Lonely Planet Writer

History restored; Kabul museum displays 102 artefacts repatriated from Japan to Afghanistan

The National Museum in Kabul, the war-torn capital of Afghanistan, recently opened an exhibit to display the 102 artefacts repatriated to them by Japan in 2016. These are artefacts that were discovered across Afghanistan at the height of archeological enlightenment in the country, but left for the ruins in the years of extended war and conflict.

The foot of Zeus artefact, currently on display, inside the National Museum of Afghanistan, located in Kabul, on 24 February 2017. The foot is believed to of been looted during the Afghan civil war that ensued following the Soviet withdrawal.
The foot of Zeus artefact, currently on display, inside the National Museum of Afghanistan.  Image by Ivan Armando Flores

Among the objects in this exhibit, is the celebrated ‘Foot of Zeus’ that was originally discovered in the valleys of Ai Khanum district in Takhar province in northern Afghanistan. It was excavated in the late 1960s from what was believed to be a Greek temple dating back to 4th century B.C. However, this important piece of Afghan history was later stolen from the Kabul museum in the chaotic years of civil wars and the Taliban regime.

The foot is believed to of been looted during the Afghan civil war that ensued following the Soviet withdrawal.
The foot is believed to of been looted during the Afghan civil war that ensued following the Soviet withdrawal. Image by Ivan Armando Flores

“For years now, the Afghan government has been working with foreign counterparts to have our national artefacts that were plundered during conflict, returned home,” explained Ainuddin Sedaqat, chief curator of the National Museum in Kabul. “The museum was on the frontline of the civil war, often caught in crossfire between the Mujahideens fighting each other over the claim of Kabul,” explained Ghulam Ali Mohseni, curator of the Numismatic department at the National Museum. “Later, during the Taliban regime, what was left of the museum was destroyed by the extremist government who considered the artefacts unislamic,” he said.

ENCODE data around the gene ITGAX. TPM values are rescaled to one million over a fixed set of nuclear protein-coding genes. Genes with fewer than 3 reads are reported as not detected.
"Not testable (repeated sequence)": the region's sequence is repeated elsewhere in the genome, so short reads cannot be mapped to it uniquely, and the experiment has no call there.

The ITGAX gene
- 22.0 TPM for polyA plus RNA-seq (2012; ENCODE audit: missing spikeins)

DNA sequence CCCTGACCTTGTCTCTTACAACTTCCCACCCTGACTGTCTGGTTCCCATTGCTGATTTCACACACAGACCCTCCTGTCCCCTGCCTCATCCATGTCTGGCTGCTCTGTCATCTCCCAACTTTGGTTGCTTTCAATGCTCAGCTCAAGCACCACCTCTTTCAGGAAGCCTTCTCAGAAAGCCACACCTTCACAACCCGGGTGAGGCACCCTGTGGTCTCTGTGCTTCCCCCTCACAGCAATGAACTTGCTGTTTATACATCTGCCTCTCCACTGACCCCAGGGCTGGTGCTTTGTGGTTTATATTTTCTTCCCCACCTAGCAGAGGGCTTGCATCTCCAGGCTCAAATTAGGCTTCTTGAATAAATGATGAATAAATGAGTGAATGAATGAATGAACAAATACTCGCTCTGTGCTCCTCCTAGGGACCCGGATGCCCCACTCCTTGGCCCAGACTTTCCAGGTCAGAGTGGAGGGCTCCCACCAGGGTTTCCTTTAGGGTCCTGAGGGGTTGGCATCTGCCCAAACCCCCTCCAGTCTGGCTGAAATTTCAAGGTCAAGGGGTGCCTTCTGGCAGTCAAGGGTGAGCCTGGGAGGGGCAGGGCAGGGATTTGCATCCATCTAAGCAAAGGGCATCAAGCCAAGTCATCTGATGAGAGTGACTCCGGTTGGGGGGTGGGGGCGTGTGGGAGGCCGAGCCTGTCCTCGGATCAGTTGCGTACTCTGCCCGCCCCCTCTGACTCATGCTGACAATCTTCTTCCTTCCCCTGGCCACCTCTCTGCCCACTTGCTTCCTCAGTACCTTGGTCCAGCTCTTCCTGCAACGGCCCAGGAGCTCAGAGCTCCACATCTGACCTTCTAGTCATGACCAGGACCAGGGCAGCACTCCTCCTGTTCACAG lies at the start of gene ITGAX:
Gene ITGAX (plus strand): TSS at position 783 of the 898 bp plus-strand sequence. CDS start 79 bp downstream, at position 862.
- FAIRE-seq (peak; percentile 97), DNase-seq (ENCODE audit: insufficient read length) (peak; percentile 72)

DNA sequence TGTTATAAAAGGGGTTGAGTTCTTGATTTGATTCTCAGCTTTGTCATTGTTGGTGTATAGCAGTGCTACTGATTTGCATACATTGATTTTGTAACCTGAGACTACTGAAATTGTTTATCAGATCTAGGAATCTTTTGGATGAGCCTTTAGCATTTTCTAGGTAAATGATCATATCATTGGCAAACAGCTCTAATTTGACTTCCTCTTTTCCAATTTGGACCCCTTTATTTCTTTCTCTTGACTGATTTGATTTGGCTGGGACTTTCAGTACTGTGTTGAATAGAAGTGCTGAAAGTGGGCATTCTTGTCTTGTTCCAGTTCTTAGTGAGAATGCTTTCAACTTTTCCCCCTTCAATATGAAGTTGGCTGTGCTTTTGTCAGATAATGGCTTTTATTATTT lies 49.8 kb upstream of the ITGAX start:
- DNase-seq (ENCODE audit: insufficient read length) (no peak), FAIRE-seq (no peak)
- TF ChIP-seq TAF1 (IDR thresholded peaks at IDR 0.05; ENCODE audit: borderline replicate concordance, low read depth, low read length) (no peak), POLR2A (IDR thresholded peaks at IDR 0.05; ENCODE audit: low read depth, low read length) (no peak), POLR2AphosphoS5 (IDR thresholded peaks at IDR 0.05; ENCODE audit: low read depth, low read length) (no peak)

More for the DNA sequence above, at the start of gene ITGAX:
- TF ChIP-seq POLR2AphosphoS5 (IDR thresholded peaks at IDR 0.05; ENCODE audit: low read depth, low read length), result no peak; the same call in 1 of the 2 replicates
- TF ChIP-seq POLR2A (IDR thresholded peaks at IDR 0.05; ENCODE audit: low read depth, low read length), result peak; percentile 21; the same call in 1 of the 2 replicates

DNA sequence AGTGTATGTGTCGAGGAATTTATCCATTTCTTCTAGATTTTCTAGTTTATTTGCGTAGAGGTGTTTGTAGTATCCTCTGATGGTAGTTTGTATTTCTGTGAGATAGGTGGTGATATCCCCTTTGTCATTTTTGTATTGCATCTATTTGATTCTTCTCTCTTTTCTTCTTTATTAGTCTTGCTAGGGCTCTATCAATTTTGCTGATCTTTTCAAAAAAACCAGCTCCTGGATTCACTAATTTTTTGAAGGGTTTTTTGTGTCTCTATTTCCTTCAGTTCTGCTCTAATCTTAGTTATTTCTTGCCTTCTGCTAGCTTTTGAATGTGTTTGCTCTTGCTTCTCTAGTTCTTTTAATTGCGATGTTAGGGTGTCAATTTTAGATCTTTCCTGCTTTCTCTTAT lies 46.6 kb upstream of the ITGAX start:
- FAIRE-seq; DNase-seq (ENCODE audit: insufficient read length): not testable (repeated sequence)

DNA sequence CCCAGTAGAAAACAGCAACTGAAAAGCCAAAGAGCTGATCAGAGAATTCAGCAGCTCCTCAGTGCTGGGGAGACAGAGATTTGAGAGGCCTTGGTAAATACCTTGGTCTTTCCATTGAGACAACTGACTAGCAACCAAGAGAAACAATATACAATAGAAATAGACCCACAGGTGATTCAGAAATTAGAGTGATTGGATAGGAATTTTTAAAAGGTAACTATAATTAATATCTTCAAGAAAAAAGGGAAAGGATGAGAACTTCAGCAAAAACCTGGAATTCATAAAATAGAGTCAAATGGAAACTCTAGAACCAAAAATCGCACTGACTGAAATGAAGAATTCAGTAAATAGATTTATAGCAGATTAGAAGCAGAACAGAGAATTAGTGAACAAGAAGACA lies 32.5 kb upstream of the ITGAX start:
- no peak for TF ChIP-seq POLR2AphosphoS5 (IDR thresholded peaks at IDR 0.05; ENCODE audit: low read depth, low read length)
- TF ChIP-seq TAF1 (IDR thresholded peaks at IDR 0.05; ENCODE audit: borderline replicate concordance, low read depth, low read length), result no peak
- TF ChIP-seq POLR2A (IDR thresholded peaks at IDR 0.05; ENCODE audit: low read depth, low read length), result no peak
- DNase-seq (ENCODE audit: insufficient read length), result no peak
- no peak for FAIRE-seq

It was around this time when the ‘Foot of Zeus’ was believed to have been stolen along with several other artefacts. “The ‘Foot’ found its way to the markets in Peshawar where it was sold into the black market. Several thousands of such artefacts from Afghanistan were smuggled this way,” Sedaqat added ruefully.

Ghulam Ali Mohseni , curator of Numismatic at the National Museum stands by the foot of Zeus artefact.
Ghulam Ali Mohseni , curator of Numismatic at the National Museum stands by the foot of Zeus artefact. Image by Ivan Armando Flores

In 2001, however, the ‘Foot of Zeus’, part of a four meter long greek statue, surfaced in Japan, along with several other artefacts originally from Afghanistan. They were all procured by Hirayama, a Japanese art collector and activist, who through his organisation, Committee for the Protection of Displaced Cultural Properties, had been tirelessly working to bring the objects back to Afghanistan. Hirayama passed away a few years ago, but thanks to his efforts the Afghan exhibit he put together—including the ‘Foot of Zeus’ made it back to Kabul after two and half decades.

While parts of the statue still remain missing, the return of the Foot is a tremendous success to help boost the historical studies of past civilisations of Afghanistan.

The UK Foreign and Commonwealth Office advises against all but essential travel to Afghanistan. Please check with your relevant national government.

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